Now, does that mean that men with male infertility can solve their problems by eating walnuts?

No. It's highly unlikely.

Could eating walnuts make a man more fertile, thereby making it easier to get pregnant with their partner?

Again, this study doesn’t really show that either.

But the research was enough for us common folk to start calling walnuts fertility superfoods.

Foods High in Fertility-Friendly Nutrients

Being nutrient-rich is the most common way for a food to get labeled a superfood.

If a food is high in nutrients that are known or suspected to be important to fertility, then they are deemed fertility superheroes.

Nutrients known or suspected to be important to fertility include... 

So, for example, oysters are commonly labeled a fertility superfood. This is because they are the best food source for zinc, a fertility essential nutrient.

Oysters are also rich in iron, selenium, and vitamin B-12.

Historically, oysters have also been thought to be aphrodisiacs, an extra bonus.

Foods That Are Part of Fertility-Friendly Diets

The connection between overall diet and fertility is a hot research topic.

Some studies have looked at how a population’s overall diet correlates with overall fertility rates.

For example, people who eat a Mediterranean-style diet tend to have fewer problems getting pregnant. (At least, according to some studies.)

Olive oil is commonly a part of Mediterranean dishes. Therefore, olive oil gets labeled as a fertility superfood.

Foods That Boost Fertility... in Animals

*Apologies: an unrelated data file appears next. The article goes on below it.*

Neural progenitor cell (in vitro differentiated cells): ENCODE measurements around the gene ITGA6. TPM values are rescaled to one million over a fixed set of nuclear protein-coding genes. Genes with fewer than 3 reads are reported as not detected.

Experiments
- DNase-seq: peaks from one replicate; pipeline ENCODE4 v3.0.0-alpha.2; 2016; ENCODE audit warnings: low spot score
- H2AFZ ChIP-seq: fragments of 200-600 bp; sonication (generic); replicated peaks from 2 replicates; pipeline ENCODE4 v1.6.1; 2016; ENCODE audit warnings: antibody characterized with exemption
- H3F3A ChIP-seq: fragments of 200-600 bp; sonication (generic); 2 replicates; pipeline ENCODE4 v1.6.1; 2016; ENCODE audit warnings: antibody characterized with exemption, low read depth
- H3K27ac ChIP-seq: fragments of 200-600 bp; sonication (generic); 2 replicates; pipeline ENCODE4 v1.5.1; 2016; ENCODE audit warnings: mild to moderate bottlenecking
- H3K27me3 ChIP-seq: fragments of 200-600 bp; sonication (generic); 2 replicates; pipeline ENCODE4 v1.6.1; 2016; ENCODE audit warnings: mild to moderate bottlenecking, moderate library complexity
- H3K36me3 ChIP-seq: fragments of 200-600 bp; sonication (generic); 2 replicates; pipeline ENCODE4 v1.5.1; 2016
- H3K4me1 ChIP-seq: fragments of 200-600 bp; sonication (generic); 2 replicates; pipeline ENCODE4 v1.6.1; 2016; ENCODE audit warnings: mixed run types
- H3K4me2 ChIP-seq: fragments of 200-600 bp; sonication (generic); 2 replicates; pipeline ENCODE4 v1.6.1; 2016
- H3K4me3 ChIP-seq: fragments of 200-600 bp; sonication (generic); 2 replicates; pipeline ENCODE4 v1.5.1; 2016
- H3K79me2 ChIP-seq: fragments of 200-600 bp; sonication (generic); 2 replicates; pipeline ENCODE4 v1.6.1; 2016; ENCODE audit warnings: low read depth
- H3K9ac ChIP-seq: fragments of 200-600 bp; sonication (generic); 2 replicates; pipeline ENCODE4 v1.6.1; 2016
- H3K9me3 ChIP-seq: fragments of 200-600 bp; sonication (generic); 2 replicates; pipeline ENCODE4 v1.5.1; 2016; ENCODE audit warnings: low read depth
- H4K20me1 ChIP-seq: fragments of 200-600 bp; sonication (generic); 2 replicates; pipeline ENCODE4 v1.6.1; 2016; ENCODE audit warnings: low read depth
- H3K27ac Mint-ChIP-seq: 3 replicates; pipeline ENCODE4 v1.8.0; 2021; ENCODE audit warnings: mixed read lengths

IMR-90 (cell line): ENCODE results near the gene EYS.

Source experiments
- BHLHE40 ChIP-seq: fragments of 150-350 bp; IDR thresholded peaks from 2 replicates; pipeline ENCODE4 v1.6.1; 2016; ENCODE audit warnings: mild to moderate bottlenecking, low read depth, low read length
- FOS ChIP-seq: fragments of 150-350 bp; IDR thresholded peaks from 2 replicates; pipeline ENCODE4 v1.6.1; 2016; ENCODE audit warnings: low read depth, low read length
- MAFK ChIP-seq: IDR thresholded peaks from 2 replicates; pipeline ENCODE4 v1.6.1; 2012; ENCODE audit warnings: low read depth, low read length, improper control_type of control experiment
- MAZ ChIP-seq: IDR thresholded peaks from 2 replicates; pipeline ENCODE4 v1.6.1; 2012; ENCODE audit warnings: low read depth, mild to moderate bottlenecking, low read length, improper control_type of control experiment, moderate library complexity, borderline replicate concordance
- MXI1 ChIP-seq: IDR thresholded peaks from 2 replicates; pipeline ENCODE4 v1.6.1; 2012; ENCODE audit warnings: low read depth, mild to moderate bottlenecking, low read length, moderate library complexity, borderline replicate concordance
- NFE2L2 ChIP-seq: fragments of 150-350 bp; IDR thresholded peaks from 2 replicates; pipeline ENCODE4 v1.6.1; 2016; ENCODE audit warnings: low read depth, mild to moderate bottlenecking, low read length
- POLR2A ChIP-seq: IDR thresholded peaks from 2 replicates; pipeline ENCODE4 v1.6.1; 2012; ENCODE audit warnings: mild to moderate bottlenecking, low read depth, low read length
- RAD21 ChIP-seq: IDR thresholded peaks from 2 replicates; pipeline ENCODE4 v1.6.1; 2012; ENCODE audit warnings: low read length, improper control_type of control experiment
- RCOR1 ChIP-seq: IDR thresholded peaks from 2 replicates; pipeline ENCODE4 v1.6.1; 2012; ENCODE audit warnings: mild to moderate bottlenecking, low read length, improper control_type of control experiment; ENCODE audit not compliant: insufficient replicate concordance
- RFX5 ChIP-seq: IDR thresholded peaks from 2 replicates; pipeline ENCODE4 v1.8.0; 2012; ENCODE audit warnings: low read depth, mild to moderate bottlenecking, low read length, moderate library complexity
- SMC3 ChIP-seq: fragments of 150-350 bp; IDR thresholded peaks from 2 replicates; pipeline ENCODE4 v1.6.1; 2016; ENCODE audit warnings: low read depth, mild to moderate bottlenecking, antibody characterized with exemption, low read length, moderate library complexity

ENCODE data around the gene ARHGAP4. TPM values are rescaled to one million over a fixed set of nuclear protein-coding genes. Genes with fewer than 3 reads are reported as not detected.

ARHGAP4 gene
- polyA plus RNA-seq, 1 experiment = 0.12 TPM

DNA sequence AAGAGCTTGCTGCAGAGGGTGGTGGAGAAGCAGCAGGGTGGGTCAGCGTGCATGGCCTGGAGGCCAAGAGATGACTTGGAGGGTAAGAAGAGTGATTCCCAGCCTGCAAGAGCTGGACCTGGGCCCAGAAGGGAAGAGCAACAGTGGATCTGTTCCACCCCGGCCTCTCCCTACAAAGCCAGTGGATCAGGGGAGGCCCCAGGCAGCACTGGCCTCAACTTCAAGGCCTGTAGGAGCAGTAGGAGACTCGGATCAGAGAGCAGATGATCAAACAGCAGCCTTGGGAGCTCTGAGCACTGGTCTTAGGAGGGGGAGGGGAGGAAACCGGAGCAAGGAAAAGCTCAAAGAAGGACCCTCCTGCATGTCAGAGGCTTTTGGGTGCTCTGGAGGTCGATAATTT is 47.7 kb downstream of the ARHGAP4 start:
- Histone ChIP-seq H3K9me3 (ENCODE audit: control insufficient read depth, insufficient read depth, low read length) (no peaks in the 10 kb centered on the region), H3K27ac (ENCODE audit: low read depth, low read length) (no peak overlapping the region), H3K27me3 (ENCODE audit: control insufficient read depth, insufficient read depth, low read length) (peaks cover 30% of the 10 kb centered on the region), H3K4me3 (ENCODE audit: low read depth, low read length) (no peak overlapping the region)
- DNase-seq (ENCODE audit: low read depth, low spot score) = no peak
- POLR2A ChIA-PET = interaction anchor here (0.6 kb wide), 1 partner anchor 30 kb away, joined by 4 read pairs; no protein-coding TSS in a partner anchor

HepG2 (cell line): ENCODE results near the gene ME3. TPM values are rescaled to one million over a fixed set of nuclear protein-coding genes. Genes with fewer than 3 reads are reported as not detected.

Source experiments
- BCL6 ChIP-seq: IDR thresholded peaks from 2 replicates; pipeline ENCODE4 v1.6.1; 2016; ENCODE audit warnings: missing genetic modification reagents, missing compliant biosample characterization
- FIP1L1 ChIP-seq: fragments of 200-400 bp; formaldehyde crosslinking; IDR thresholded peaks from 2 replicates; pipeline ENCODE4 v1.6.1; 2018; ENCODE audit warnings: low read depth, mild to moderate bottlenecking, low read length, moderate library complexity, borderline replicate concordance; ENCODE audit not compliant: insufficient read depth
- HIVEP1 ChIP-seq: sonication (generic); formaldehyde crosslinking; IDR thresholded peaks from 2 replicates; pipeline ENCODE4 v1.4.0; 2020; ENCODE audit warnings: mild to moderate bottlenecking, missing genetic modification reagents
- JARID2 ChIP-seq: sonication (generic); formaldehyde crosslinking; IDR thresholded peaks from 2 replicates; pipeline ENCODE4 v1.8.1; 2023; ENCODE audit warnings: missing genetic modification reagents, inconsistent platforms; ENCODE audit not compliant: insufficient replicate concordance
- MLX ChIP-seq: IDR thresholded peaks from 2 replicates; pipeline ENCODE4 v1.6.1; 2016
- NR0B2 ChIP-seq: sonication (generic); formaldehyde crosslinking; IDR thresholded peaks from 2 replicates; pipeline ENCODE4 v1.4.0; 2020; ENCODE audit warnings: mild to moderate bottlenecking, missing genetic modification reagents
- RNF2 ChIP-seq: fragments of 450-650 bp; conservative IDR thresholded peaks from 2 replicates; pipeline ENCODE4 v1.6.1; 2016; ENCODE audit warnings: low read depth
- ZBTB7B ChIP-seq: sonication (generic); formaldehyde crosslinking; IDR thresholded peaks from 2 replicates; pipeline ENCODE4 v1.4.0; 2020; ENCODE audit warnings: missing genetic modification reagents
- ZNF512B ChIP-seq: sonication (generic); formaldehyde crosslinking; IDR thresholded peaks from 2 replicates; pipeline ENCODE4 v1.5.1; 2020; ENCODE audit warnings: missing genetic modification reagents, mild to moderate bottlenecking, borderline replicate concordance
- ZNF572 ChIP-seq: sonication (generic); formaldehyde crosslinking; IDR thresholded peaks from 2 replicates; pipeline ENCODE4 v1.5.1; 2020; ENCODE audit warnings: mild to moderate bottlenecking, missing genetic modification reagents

Pomegranate received its fertility superfood label because of a study done in rats.

In the study, researchers separated rats into four groups. Each group was given slightly different ratios of a water-pomegranate solution to drink.

The rats who drank higher concentrations of pomegranate juice had higher levels of vitamin C. They also had healthier sperm, including better sperm concentrations and sperm motility.

Researchers also found lower levels of abnormal sperm in these rats.

Does that mean pomegranate juice will do the same for human sperm?

No one knows.

An extremely small pilot study looked into whether pomegranate juice could help men with erectile dysfunction. 

While those who drank the juice were slightly more likely to have improvements, the findings were not statistically significant.

A Word of Caution: Superfoods Aren’t Necessarily Harmless

Adding superfoods to your meals are a great way to get more nutrition and variety in your diet. And, just possibly, they may boost your fertility.

But not all superfoods are harmless.

For example, Brazil nuts are frequently touted as a fertility superfood because they are very high in selenium.